If you’ve read the news recently, you know that on October 6, the United States Supreme Court declined to hear appeals involving gay marriage bans in Indiana and several other states. This move allowed several lower court decisions to stand, including those holding that Indiana must recognize gay marriages. Within the past few weeks, county clerks across Indiana began granting marriage licenses to same-sex couples. As of mid-October 2014, at least 30 states recognize gay marriages, and the trends suggest court decisions will increase that number in the next few months. Also, we now know the United States Supreme Court is unlikely to address the issue in the next year.
You will have to look elsewhere for guidance on what that means socially, politically, religiously, or philosophically. But legally speaking, we can offer a few observations.
The main thing to understand is that the definition of has expanded. This means Indiana employers need to be aware of how they administer their benefits. You may need to think more broadly about beneficiary designations for participants in your retirement plan. If you have a funeral leave policy that gives workers time off for the death of a parent-in-law, it may apply to more employees than in the past. The same goes for health insurance, family medical leave, family military leave, and any number of other benefits. The basic benefits and administration of them should not change much, but because many are tied to legally recognized families, you should be aware some employees might qualify for benefits that were previously unavailable to them.
Although this direct effect on employment practices may be small, the recent court activity on gay marriage is likely to have some indirect effects as well. There is no current federal or Indiana law prohibiting employment discrimination based on sexual orientation, but that does not mean employers are free to discriminate. First of all, some cities (such as the City of South Bend) have enacted ordinances making sexual orientation discrimination unlawful. Second, just as gay marriage has moved through the courts more quickly than the legislatures, the same could be true in the discrimination arena. The federal Equal Employment Opportunity Commission has stated publicly that one of its priorities is emerging and developing areas of the law, which it views as including lesbian, gay, bisexual, or transgender coverage under traditional sex discrimination laws. With increased attention on gay marriage, employers should expect related issues of employment discrimination will continue to be an emerging and developing area of the law.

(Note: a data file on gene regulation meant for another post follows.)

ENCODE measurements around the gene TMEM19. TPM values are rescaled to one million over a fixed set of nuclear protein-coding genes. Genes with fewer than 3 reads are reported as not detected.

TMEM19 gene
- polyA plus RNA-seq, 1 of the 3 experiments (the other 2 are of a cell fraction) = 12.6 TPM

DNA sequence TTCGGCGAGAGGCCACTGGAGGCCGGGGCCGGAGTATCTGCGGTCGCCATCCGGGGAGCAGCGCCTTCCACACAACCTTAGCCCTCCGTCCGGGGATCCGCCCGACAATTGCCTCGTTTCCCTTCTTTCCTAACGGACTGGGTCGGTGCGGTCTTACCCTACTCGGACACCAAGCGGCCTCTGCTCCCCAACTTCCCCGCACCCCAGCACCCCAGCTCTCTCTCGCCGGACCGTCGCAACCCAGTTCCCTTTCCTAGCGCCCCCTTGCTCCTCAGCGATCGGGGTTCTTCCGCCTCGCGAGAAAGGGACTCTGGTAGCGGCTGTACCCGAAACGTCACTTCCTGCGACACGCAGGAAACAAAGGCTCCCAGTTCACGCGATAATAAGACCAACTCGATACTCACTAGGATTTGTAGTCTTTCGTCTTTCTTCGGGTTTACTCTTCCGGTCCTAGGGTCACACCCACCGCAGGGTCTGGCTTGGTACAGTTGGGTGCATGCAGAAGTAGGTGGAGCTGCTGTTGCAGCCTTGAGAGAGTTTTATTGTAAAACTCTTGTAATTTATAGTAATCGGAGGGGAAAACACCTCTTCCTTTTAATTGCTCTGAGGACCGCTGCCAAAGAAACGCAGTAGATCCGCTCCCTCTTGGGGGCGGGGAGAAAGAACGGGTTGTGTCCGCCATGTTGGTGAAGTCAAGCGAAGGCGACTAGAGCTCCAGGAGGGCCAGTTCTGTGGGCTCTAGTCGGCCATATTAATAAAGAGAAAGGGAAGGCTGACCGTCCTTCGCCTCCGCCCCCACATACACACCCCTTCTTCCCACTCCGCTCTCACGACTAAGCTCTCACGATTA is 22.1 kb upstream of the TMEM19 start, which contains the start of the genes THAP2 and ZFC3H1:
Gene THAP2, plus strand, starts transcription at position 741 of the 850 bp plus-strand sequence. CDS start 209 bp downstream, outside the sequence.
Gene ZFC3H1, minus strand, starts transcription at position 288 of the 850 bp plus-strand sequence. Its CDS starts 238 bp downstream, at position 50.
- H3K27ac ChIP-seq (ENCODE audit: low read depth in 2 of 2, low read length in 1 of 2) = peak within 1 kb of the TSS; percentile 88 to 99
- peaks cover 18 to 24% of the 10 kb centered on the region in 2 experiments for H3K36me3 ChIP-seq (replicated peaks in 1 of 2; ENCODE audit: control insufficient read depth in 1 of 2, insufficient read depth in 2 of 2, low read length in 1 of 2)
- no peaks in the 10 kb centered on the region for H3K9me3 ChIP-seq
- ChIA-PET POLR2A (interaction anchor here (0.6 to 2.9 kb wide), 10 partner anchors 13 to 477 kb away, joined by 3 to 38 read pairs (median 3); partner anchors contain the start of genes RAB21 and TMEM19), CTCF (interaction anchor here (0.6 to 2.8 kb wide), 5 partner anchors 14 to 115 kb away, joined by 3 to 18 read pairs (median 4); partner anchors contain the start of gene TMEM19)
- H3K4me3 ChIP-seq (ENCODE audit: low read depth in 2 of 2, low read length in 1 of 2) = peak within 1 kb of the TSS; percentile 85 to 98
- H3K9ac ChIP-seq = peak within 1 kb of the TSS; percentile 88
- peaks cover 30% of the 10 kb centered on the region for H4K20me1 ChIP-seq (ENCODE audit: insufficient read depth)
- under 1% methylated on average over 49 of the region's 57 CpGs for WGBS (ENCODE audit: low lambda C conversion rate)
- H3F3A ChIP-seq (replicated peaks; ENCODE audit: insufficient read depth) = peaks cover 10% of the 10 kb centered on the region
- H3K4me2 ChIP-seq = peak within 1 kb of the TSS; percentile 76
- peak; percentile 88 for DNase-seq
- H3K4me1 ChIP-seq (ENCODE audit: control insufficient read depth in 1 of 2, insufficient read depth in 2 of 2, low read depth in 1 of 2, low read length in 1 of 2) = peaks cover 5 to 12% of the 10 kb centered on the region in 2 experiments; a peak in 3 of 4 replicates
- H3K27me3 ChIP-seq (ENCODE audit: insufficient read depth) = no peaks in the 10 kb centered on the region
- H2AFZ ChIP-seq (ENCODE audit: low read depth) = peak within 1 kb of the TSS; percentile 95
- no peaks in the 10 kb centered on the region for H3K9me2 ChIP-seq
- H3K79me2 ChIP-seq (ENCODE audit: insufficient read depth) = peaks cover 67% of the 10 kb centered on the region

It is not easy to predict what legal rules may emerge. Courts, lawmakers, and citizens are likely to grapple with gay marriage and related civil rights issues including issues of religious liberty for many future years. Until the law is more fully developed, precise rules do not exist. But in the meantime, the best practice for Indiana employers is what your handbooks probably say already: Do your best to treat all employees and job applicants equally.
Disclaimer: The THK Legal Blogs are for informational purposes only and should not be relied upon as legal advice. In no case does the published material constitute an exhaustive legal study, and applicability to a particular situation depends upon investigation of specific facts. You should consult an attorney for advice regarding your individual situation.